Confidence games

Advice Goddess has some rather scathing words for Rebecca Solnit's piece on being silenced by men who patronize her.

I have to say, I actually recognize the phenomenon that Solnit is talking about. About once a month, some liberal blogger links to a piece I have written, declaring that I am an idiot who doesn't know what I'm talking about. The subject is almost always economics. Often the liberal blogger himself doesn't know anything about the topic, but having heard other people assure him that I am a complete idiot who doesn't know what she's talking about, he feels on relatively safe grounds. Frequently, he also links to a criticism of what I have written that does not, in fact, prove that I am a complete idiot who does not know what she is talking about.

The fun begins when the readers begin emailing and commenting to the effect that I am a complete idiot who does not know what she is talking about. For they all have two things in common:

1) They are men

2) They really, really have no idea what they are talking about. When I write back pointing out the elementary errors they have made, providing an elementary explanation, and a question as to, say, which model of minimum wage employment they are endorsing, they "softly and silently vanish away".

I'm pretty sure that if I were a man, most of them would not agressively accuse me of knowing nothing about the topic I write on solely based on the assurance of someone else who knows nothing about the topic I write on. Perhaps I am wrong, having never been a man, but based on watching public interactions between same, I surmise that the attacker would credit the notion that the man might have done something--other than being cute and possessing ovaries--to get his job, and therefore leave room for himself to back down. He would not start on the assumption that the man would be unable to respond to the overwhelming power of "you're an idiot who doesn't know what he's talking about."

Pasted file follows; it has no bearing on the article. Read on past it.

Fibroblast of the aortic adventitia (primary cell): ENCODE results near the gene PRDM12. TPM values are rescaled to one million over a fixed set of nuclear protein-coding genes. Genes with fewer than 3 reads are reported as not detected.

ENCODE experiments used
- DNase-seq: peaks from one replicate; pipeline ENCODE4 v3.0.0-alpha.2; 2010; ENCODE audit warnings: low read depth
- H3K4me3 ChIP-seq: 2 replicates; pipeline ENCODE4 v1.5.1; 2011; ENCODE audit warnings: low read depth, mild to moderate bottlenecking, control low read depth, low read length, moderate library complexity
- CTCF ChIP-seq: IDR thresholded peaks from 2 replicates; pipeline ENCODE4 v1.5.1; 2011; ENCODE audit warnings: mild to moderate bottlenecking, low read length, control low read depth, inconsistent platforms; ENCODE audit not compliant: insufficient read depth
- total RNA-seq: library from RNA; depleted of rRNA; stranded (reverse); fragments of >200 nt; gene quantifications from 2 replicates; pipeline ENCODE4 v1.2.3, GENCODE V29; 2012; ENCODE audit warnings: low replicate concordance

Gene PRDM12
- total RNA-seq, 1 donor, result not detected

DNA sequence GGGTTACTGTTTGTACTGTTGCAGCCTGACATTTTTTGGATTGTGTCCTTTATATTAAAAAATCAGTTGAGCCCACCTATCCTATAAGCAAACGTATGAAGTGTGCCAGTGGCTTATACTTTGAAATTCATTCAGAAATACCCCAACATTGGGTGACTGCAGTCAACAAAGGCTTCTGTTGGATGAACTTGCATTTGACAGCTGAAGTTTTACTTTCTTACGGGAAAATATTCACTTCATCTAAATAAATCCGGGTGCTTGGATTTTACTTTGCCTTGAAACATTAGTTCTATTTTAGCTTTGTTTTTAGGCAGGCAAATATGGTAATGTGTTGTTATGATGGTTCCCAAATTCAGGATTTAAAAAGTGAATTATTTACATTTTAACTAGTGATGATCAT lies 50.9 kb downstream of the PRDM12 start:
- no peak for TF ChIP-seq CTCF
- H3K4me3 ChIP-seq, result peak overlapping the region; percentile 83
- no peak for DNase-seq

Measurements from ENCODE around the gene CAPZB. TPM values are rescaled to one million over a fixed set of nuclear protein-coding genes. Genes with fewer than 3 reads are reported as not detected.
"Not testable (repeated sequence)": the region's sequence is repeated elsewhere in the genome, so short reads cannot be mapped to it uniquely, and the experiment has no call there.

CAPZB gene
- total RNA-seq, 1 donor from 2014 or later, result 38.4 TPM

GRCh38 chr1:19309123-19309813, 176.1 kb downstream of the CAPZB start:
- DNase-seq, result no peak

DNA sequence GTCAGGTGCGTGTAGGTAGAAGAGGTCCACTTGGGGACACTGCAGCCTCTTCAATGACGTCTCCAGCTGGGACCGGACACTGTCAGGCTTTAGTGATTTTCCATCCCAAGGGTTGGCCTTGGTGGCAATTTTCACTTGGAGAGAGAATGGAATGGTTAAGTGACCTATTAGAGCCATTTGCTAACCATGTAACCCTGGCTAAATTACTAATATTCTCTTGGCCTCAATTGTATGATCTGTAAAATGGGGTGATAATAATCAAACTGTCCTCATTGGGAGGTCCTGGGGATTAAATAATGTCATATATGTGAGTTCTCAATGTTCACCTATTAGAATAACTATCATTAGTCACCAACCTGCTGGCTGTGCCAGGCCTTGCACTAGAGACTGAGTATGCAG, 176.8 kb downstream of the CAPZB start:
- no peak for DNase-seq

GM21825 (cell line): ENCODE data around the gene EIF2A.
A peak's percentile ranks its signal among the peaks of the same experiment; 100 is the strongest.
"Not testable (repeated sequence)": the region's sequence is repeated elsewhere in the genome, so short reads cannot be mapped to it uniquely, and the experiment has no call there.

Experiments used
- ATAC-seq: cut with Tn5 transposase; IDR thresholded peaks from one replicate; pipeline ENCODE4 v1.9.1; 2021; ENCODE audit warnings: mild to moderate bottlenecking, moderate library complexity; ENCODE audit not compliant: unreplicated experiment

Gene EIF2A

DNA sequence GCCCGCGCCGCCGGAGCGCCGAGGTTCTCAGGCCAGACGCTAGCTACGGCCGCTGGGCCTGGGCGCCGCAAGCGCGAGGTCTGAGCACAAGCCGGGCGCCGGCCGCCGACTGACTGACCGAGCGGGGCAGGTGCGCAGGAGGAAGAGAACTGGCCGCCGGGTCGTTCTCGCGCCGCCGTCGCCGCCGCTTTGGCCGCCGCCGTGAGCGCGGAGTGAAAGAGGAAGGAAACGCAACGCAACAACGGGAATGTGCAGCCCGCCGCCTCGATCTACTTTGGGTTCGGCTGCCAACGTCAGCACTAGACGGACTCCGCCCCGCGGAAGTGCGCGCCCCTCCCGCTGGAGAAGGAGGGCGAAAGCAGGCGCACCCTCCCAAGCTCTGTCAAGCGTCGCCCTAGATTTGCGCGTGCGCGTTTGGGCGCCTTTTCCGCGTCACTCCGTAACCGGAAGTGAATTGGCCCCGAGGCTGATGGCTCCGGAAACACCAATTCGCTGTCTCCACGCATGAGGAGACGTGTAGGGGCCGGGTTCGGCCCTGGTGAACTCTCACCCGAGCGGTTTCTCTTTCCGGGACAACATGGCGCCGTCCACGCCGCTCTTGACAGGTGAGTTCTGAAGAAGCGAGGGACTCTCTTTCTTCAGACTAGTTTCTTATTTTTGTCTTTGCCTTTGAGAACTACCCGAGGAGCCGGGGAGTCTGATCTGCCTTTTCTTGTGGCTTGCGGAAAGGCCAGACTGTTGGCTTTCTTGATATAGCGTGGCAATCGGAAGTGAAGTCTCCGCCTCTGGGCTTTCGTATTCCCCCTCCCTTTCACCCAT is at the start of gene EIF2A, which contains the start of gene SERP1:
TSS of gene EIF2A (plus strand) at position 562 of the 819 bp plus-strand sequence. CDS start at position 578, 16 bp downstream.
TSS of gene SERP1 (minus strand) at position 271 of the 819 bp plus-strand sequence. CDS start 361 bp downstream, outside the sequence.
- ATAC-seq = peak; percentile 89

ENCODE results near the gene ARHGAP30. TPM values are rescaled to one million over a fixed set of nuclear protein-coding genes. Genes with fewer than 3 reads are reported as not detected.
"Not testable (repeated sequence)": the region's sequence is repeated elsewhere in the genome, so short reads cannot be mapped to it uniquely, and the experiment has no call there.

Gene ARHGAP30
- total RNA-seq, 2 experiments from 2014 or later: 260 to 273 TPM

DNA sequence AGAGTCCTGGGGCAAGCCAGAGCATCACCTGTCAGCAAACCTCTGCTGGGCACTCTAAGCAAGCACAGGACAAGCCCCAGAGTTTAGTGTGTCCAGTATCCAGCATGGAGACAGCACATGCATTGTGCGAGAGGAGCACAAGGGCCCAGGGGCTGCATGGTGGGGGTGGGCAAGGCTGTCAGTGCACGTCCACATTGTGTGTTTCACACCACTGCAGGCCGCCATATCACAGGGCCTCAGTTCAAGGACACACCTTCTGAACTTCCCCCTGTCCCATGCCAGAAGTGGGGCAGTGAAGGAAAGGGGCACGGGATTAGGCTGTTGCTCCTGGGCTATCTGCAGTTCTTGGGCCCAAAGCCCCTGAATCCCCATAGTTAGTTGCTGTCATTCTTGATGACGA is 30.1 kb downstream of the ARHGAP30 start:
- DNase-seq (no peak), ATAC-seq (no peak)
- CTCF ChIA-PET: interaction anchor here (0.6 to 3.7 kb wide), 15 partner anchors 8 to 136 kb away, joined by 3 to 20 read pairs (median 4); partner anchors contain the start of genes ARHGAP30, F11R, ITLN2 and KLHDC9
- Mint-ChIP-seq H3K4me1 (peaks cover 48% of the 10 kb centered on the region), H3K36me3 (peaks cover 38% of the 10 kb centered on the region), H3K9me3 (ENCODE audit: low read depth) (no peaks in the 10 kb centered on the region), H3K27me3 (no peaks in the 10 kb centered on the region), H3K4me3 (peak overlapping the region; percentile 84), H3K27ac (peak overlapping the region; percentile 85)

But complaining that they push me into silence would be shameful. First of all, it misses the most important point about these people, which is that they are completely hilarious. These stories are completely hilarious even when the person involved is not a pompous jerk--I laughed for about an hour at a story told by a scientist that involved explaining some major physics theorem to the airline passenger next to him, only to find that he was explaining it to the guy who had discovered it. But when you add cocksure misogyny to the picture, you've got comedy gold. I like to circulate the funnier emails to friends in the economics profession--it's hours of fun for the entire family.

But beyond that, really, who cares? Are you seriously going to outsource the design of your social persona to some guy who thinks that women who disagree with him are definitionally stupid? The behavior is sociologically interesting and socially annoying, but on the list of things that has radically impaired my life, this ranks well below the TSA. Honestly, the hardest part of these encounters is that awkward moment when he realizes that you know what you're talking about and he, alas, does not. Everyone pauses in silent embarassment. But I have learned that you can ride out your empathetic shame by fumbling in your pocketbook for a mint.

I don't mean to excuse their behavior; they're sexist jerks. But the correct response to sexist jerks is to ignore them and speak the hell up anyway. Eventually, the declining returns to being a sexist jerk will drive the species into extinction.